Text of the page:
• “Modern Islam is left with an extremely cramped aesthetic…a social order that consists of almost nothing but ‘donts’…culture phobia…these cultures are of limited portability and stand little chance of gaining mass appeal in the West”
  • “Classical Islam also avoided the trap of universal into which Modern Islam has failed by committing itself primarily to a legal rather than a theological/philosophical discourse. Legal discourses deal in concretes and are guided by the question “What should be done given a specific context and a specific set of facts? Theological discourses deal in abstract universals and are guided by the question “What is the universal and permanent truth of the matter.” Legal discourses can accomodate change and difference across space and time. Thus, jurists in Yemen could openly recognize that what they sanctioned as legitimate might be legitimately proscribed by jurists in Cairo.”
  • Modern Islam in America: “The tradition of “Arab and Muslims” is conceived of as the normative code for Muslims everywhere”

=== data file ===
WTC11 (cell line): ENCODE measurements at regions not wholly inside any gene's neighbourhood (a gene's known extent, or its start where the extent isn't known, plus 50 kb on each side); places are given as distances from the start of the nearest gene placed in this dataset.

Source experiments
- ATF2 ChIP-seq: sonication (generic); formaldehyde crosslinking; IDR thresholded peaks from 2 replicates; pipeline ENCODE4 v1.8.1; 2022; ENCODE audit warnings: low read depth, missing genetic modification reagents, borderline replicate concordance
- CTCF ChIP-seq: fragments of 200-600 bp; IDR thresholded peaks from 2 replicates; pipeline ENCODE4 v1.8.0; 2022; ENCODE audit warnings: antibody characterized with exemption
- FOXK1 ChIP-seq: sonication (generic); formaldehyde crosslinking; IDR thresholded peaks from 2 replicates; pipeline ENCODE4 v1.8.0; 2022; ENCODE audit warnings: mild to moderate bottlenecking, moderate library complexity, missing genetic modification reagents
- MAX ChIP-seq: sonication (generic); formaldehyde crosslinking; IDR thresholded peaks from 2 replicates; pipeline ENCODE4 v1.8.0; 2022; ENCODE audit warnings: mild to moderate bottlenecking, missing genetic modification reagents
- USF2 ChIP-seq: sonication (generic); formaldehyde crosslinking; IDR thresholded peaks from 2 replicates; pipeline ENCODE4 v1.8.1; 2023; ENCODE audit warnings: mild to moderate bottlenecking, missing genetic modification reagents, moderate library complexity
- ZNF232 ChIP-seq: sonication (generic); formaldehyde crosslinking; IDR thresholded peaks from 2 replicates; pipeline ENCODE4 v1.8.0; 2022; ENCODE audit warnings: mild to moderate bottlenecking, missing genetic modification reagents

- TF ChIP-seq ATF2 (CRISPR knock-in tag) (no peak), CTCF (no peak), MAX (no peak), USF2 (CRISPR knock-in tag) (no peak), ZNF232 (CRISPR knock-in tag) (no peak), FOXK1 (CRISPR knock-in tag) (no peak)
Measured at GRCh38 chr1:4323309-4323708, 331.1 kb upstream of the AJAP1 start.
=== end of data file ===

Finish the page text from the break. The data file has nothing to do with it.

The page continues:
• “Modernized scholars in the West also tend towards a certain romanticism that portrays the classical Tradition as an unattainable ideal for most mortals”
  • “For either group [immigrant vs. indigenous] to set up to its historical experience as the exclusive prism through which to determine the priorities and substance of American Islam would be to invoke a false universal”
  • “the challenge conforming Blackamerican and immigrant Muslims is essentially whether they can find common historical ground”
  • failure of Modern Islam to “identify white supremacy (as opposed to ‘the West’) as both an evil and a cause of its shattered sense of self.”

Chapter III: Black Orientalism

  • “presumption that blacks under Islam were a slave class in a slave society is a major premise of Black Orientalists”